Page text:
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The term microgravity is used to describe environments where the force of gravity is present but has a negligible effect. Objects in orbit are not perfectly weightless due to several effects:

  • In Low Earth orbit, the force of gravity decreases by one part per million for every three meter increase in altitude. Objects which have a non-zero size will be subjected to a tidal force, or a differential pull, between the high and low ends of the object.
  • In a spacecraft in orbit, the centrifugal force is greater on the side of the spacecraft furthest from the Earth. This is also a tidal force.
  • Objects within a spacecraft will slowly "fall" toward the densest part of the spacecraft. When they eventually come to rest on the wall of the spacecraft, they will have weight.
  • Though very thin, there is some air at the level of the Space Shuttle's orbital altitude of 185 to 1,000 km. This atmosphere causes deceleration due to friction. This has the effect of giving objects a small "weight" oriented in the direction of motion. Above 10,000 km, this effect becomes negligible compared to the effect of the solar wind.
  • "Floating" objects in the Space Shuttle are actually in independent orbits around the earth. If two objects are placed side-by-side (relative to their direction of motion) they will be orbiting the earth in different orbital planes. Since all orbital planes pass through the center of the earth, any two orbital planes intersect along a line. Therefore two objects placed side-by-side (at any distance apart) will come together after one quarter of a revolution. If they are placed so they miss each other, they will oscillate past each other twice per orbit. If they are placed one ahead of the other in the same orbital plane, they will maintain their separation. If they are placed one above the other (at different radii from the center of the earth) they will have different potential energies, so the size, eccentricity, and period of their orbits will be different, causing them to move in a complex looping pattern relative to each other.[1]

The symbol for microgravity, µg, was used on the insignia of Space Shuttle flight STS-107, because this flight was devoted to microgravity research. (This flight was also notable as being the final mission of the Space Shuttle Columbia, which broke up during re-entry.)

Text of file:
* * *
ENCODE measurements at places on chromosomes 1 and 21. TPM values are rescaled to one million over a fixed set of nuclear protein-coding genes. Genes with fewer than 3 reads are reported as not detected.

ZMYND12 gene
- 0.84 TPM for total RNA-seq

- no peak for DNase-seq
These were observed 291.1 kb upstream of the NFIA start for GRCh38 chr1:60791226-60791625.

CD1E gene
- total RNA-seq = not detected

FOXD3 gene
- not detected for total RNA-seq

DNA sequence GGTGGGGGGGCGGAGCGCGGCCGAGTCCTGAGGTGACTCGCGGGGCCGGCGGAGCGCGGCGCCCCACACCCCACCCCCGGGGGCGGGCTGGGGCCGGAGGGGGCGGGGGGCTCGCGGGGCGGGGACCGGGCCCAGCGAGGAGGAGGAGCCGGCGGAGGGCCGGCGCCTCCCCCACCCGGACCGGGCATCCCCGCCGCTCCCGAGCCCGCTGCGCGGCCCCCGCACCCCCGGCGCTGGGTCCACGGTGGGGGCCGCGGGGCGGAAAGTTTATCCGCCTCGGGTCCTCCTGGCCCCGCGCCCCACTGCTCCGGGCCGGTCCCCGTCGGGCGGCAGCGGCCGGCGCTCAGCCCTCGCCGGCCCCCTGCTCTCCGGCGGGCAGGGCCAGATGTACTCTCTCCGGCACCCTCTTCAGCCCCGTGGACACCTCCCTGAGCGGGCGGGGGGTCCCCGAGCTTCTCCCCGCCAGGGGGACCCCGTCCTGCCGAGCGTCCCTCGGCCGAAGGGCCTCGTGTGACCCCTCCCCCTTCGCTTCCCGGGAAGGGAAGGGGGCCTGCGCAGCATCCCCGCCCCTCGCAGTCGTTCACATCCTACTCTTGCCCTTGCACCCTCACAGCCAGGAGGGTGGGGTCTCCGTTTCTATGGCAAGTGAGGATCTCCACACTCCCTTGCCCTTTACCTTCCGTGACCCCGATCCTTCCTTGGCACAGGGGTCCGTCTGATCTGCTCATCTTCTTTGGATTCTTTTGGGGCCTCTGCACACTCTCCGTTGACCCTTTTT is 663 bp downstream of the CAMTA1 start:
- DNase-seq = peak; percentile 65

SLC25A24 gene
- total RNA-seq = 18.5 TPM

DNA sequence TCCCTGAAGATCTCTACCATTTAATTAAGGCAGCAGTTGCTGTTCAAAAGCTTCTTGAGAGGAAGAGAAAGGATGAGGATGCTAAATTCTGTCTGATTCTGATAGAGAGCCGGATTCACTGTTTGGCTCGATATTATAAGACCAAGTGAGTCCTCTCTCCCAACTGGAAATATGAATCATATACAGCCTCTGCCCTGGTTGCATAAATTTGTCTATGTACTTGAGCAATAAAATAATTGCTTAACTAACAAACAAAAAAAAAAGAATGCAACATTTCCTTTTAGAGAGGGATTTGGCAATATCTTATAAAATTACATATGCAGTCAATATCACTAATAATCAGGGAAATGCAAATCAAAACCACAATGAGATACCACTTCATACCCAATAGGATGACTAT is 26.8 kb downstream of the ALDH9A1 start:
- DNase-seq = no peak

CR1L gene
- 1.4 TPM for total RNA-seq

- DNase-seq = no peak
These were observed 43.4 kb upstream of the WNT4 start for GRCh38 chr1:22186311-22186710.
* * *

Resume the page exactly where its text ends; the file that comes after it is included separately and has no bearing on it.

ISS MicrogravityEdit

At the station's orbital altitude, the gravity from the Earth is 88% of that at sea level. The state of weightlessness is caused by the constant "free fall" of the ISS, which, because of the equivalence principle, is indiscernible from a state of zero gravity.[2] The environment on the station is, however, often described as microgravity, as the weightlessness is imperfect because of four effects:[3]

  • The drag resulting from the residual atmosphere.
  • Vibratory acceleration caused by mechanical systems and the crew on board the ISS.
  • Orbital corrections by the on-board gyroscopes or thrusters.
  • The spatial separation from the real centre of mass of the ISS—any part of the ISS not at the exact centre of mass will tend to follow its own orbit. However, as each point is physically part of the station, this is impossible, and so each component is subject to small accelerations from the forces, which keep them attached to the station as it orbits.[3] This is also called the tidal force.


  1. "Weightlessness and Microgravity", David Chandler, The Physics Teacher, May 1991, pp. 312-13
  2. "Microgravity" (aspx). British National Space Council (3 August 2009). Retrieved on 7 September 2009.
  3. 3.0 3.1 "European Users Guide to Low Gravity Platforms" (PDF). European Space Agency (6 December 2005). Archived from the original on 24 Jun 2006. Retrieved on 16 May 2006.

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